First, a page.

Eventually, I’d take my chances and buy one, often to find that it wasn’t going to work for me. (For the record, a ring sling and an ergo have ended up being my go-tos, no matter how badly I wanted to love beautiful wraps and woven carriers.)
As Arwen grew, I had to come up with new ways to get her into the carriers. The heavier she got, the harder it became for me to load and unload her the way all the online video tutorials said I had to. For weeks, I tried to comply with manufacturer’s recommendations, feeling the pressure of the warnings that I’d surely drop and kill my baby if I didn’t.
Then it dawned on me: Those tutorials were not made for me. Those guidelines and recommendations were set for people with typically functioning hands and strong arms, and who would be standing while they performed tasks in ways that were becoming impossible for me. The absence of representation can feel like disqualification. A glaring, cold message: “Turn back. This isn’t for you. You don’t belong here.” So I was going to have to blaze my own trail and not worry about judgement. I had to shake off fears and guilt that were based on a system that was telling me that its way was the only good way, the only safe way.
So I did. I started experimenting with the sling, sitting in front of the mirror in my bedroom so I could see what the fabric was doing as I tugged and lifted it, situating Arwen comfortably and securely. If something felt precarious, I changed course. After a few 15 or 20 minute sessions, I had devised and mastered two new ways to get Arwen into and out of the sling. Then I did the same thing with the ergo. Bam. Two new ways to get her into and out of that, too. Guess how many times I dropped her in the process. None. Guess how many times I’ve dropped her or her little brother since. Right. None. Because I listened to my instincts and went my own way. This pattern of searching for examples or ideas or resources and then eventually putting my own creativity to work has repeated itself in everything from getting kids into and out of the car to preparing meals while the baby wants to be held.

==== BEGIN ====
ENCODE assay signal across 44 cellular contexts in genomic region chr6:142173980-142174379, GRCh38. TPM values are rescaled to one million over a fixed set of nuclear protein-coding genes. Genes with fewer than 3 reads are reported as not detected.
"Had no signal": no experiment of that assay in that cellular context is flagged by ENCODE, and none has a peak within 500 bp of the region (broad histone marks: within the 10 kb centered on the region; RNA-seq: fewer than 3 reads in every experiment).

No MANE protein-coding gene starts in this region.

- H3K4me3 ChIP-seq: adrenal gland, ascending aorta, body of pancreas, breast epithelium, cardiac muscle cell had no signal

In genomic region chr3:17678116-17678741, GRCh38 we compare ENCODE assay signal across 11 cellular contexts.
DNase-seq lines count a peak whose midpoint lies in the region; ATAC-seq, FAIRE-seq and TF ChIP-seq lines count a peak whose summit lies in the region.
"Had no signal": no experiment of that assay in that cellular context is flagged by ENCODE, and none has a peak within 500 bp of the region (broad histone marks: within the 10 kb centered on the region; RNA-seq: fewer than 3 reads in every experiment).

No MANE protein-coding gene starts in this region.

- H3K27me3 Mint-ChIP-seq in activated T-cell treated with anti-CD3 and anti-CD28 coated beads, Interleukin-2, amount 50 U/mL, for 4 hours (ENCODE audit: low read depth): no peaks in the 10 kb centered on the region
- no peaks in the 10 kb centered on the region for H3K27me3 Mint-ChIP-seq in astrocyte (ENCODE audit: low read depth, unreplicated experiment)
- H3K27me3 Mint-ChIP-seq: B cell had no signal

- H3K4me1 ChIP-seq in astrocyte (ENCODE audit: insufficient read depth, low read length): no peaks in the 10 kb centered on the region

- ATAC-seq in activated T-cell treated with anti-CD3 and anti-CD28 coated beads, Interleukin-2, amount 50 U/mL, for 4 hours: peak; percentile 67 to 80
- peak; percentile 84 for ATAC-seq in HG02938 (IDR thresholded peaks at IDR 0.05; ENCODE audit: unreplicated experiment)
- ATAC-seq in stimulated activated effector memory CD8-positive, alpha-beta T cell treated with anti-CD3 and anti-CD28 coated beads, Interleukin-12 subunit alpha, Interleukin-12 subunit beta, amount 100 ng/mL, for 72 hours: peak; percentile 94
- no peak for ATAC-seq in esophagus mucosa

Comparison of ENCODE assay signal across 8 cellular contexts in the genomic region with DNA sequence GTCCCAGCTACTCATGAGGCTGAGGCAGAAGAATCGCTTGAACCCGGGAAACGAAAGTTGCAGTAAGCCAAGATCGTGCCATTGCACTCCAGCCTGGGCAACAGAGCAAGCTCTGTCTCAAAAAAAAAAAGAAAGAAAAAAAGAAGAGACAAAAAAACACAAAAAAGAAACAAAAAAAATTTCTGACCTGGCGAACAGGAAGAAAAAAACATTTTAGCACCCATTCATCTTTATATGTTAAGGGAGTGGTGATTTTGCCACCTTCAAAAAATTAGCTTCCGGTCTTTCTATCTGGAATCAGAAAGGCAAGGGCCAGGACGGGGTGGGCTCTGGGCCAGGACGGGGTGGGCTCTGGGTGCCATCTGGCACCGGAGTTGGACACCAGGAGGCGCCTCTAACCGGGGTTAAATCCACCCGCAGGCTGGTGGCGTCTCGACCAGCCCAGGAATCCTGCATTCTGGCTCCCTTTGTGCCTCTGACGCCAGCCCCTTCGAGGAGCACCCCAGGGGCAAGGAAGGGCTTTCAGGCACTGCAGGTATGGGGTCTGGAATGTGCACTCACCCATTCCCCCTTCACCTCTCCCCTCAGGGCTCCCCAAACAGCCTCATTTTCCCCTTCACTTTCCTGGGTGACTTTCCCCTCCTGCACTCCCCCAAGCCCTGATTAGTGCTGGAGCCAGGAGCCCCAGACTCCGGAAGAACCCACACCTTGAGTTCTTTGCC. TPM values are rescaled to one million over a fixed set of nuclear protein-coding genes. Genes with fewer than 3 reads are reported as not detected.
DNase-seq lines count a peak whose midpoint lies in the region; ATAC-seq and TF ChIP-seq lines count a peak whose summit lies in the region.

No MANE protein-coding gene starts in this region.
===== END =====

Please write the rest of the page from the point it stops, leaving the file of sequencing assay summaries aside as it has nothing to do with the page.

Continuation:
The parenting world is not used to people like me, but do you know who is used to people like me? My kids. Arwen approached her dad with a very serious query awhile back: “Mama have a wheelchair. Why you not have a wheelchair like Mama, Daddy?” She had never asked me why I did have a wheelchair — that was her normal because I was her primary caregiver. She was used to having a lap to sit in at all times, a portable jungle gym always at her disposal, and she wanted to know why Daddy was missing such an important characteristic. I’m not naive; I know her sense of normal will change as she spends more time at friends’ houses and at school. It already has, and we tackle questions about how our life is different from average with openness and encourage her curiosity, and approach disability and other differences simply as variations of normal.
Almost four years into motherhood, I don’t feel even remotely like I’m lacking any of the skills necessary to be a really good mom. I’ll never give my kids shoulder rides or take them to the beach without a helper, but I’m well equipped to love them and give them a full, rich childhood — and in seasons when I need help with some of the physical stuff, I call on my community. There are lots of things that can make a person a person unable to parent. Disability doesn’t have to be one of them.
Alex Wegman is a mother of two, writer, private tech consultant, frequent traveler, outdoorswoman, and full time wheelchair user. She writes about her experiences as a disabled person and parent, always with the goal helping to connect the disability community and increasing its visibility in mainstream culture. She regularly authors short essays, which she shares on instagram at @alexwegman.
She lives in the Santa Cruz Mountains in California with her one and three year old kids, husband, and Labrador.
Alex can be contacted at firstname.lastname@example.org.